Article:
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Caskets, Coffins & Urns

Caskets, Coffins and Urns

The type of casket or coffin you choose might vary depending on whether you’re planning a burial or cremation. You may also consider having your loved one wrapped in a simple shroud on a wooden base.

During cremation, the entire coffin is cremated along with the body, so many people opt for simple materials and there are now also environmentally friendly options available, such as sturdy cardboard. However, if cremation is booked for more than 24 hours after death, most crematoria will require some kind of lining to keep any fluids contained. All coffins for cremation must have a fixed, but easy to remove nameplate, that is used in tracking the identity of the remains through the cremation process.

Find burial shrouds, coffins, caskets and cremation urns in our directory.

What’s the difference between a casket and coffin?

Both caskets and coffins are containers for a body to lie inside. Sometimes the words are used interchangeably, but there are a few small differences between the two.

  • Coffins are tapered toward the feet and have a removable lid.
  • Caskets are rectangular in shape and sometimes have a hinged lid. The hinge lid of a casket can come in two different styles. Full couch means the lid is in one piece, half couch means the lid has two partitions. For a viewing before the farewell service, sometimes this is preferred as only the top half of the body is on display.

Find out what you can put in a coffin for cremation and burial.

Urns

After cremation, the ashes will be returned in a named, sealed container to be returned to you. Funeral directors will have a selection of urns to choose from or you can opt for a basic wooden box from the crematorium and then choose an urn at a later time. Ceramic, metal, and wood are common materials. If you’re planning on scattering or burying the ashes soon after cremation, you might opt for something simple. However, if you are planning for the urn to be placed in a niche or columbarium (a dedicated room or building for funeral urns) or your own private shrine or place of remembrance then something more decorative or personal might feel right.

What options are best for a green, natural or eco-friendly burial?

If it is important to you that your burial has a minimal environmental impact, you may prefer an eco-burial, which will mean opting for a natural untreated casket or a burial shroud (see below). If you would like to be buried in one of New Zealand’s natural cemeteries, your casket or shroud must be certified for an eco-burial.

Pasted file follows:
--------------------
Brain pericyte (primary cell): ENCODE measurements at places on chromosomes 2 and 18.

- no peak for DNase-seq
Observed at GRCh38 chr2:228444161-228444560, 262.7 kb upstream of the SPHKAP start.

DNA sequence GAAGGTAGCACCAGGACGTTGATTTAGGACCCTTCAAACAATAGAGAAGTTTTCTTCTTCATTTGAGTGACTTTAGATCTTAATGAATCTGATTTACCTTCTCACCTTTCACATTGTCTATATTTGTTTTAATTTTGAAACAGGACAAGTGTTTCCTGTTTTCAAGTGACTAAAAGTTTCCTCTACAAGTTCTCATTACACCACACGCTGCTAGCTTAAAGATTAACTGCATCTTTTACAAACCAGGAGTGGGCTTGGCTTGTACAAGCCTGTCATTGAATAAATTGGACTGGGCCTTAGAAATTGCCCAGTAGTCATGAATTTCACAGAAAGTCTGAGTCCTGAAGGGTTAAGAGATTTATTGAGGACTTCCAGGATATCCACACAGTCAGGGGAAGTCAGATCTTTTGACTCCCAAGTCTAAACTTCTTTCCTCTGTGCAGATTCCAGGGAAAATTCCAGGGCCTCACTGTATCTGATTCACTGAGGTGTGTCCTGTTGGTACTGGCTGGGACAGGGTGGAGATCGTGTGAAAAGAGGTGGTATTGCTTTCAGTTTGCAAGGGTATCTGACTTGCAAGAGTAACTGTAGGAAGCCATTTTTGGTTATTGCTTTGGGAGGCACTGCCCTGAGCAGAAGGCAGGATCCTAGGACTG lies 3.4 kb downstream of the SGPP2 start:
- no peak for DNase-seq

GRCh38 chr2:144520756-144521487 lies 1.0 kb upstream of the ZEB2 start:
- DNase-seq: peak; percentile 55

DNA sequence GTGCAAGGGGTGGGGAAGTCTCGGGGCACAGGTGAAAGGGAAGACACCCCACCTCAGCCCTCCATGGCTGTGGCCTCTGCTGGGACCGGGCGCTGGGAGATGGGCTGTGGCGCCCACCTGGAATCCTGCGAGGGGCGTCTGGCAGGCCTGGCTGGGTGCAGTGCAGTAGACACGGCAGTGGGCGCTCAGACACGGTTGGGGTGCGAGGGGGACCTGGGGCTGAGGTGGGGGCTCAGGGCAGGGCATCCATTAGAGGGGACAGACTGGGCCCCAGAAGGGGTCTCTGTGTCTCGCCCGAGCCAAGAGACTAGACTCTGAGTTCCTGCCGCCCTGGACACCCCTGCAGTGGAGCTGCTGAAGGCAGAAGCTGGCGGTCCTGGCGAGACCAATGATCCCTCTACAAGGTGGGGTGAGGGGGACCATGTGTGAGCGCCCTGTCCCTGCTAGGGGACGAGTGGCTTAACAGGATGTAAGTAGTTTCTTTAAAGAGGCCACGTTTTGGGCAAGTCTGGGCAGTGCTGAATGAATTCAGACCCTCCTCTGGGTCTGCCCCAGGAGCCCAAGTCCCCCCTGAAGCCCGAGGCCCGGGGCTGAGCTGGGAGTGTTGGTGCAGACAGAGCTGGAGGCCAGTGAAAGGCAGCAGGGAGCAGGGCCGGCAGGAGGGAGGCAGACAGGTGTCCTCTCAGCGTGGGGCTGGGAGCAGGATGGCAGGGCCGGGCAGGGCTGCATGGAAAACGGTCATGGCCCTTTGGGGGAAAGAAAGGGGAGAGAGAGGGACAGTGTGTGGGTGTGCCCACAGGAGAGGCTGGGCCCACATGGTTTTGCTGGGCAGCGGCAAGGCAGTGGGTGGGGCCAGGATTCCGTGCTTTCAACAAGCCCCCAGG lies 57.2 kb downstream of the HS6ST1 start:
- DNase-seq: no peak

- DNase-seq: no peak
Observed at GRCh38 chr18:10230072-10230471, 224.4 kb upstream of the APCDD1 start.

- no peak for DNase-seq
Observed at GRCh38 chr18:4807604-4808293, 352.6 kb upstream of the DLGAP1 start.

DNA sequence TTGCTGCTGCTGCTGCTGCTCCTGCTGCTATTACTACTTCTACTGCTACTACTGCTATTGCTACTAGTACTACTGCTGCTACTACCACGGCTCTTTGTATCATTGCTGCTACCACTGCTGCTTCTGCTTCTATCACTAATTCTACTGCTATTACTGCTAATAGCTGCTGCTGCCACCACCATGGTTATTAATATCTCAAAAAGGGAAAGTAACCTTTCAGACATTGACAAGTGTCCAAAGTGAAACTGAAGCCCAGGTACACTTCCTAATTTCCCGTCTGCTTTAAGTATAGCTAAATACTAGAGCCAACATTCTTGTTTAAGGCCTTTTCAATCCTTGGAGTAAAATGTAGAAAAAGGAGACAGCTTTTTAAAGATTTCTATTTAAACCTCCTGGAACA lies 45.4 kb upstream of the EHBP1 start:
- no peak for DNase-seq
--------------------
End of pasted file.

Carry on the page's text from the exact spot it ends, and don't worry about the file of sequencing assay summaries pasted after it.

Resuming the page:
Eco-friendly caskets will have no plastic or metal in their manufacture, but nails and screws are allowed. Eco-coffins are also restricted as to what glues can be used as they need to be able to break down without contaminating the soil. This means that they will not have any plastic liner or plastic (e.g. silicon) joint sealant. If the casket or coffin does not have a plastic or metal liner, it is a good idea to place a large plastic sheet under the casket or coffin and fold it up the sides so as to catch any possible leakage.

What is a burial shroud?

A shroud is a long piece of fabric that wraps the body. Natural fabric, such as linen, silk or wool is required for cremation and natural burials. For transport or cremation, a shroud bearer, or wooden board will be required to place the body on. Wrapping bodies in shrouds is a practice that has taken place for centuries among many cultures and religions around the world. A body wrapped in a shroud can either be placed inside a coffin, or more commonly, will be carried on a board. For burial at sea, a shroud must be sturdy enough to stay securely intact and have a way to let out any air, such as eyelets sewn in.

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Make or decorate your own coffin

Building and decorating your own coffin can be a wonderful way to show respect for your loved one and allow children and other family members to be a part of the farewell preparations.

If you are using the services of a funeral director, it is important to check they are happy for you to supply the coffin and there are also requirements from crematoria such as size limits and requirements around combustibility of material. Get in touch with the crematorium, or cemetery team to understand their requirements.

A burial shroud is a long piece of fabric wrapped around the body made from natural fibres such as linen, silk or wool.